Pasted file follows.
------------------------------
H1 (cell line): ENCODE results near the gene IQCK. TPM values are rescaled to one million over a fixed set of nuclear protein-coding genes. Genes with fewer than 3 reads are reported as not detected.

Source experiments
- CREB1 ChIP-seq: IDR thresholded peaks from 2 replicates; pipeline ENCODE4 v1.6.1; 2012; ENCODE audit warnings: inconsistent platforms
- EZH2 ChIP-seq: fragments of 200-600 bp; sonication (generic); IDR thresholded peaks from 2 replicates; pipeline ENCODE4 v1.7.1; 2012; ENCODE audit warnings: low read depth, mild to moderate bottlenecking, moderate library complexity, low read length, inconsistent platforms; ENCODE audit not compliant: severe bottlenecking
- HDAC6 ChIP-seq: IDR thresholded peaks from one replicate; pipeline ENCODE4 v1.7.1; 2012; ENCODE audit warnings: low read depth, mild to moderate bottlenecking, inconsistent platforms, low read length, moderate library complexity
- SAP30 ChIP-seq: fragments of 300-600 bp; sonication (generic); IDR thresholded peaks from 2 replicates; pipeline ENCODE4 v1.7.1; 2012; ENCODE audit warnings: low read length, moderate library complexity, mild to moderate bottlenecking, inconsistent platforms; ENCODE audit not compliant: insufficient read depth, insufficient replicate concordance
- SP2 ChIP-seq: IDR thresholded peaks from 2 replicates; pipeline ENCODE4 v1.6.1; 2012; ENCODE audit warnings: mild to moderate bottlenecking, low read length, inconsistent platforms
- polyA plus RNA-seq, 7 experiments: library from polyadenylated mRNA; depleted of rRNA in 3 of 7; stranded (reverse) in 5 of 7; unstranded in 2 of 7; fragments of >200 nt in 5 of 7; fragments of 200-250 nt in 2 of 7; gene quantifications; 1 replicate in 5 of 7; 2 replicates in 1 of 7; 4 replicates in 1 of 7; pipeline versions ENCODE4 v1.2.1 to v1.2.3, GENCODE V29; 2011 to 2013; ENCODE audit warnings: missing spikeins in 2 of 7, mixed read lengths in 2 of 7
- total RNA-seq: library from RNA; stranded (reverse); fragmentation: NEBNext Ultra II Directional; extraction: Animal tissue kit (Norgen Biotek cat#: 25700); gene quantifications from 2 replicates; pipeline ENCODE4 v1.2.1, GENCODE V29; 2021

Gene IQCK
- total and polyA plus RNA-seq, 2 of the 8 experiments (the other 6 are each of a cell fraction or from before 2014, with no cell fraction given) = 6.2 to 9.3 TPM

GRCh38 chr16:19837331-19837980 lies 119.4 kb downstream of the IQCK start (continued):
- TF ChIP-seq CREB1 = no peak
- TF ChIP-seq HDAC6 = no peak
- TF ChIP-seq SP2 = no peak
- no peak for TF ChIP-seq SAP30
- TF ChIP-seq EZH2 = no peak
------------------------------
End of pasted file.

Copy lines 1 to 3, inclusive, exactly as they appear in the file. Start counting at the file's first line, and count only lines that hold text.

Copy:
H1 (cell line): ENCODE results near the gene IQCK. TPM values are rescaled to one million over a fixed set of nuclear protein-coding genes. Genes with fewer than 3 reads are reported as not detected.

Source experiments
- CREB1 ChIP-seq: IDR thresholded peaks from 2 replicates; pipeline ENCODE4 v1.6.1; 2012; ENCODE audit warnings: inconsistent platforms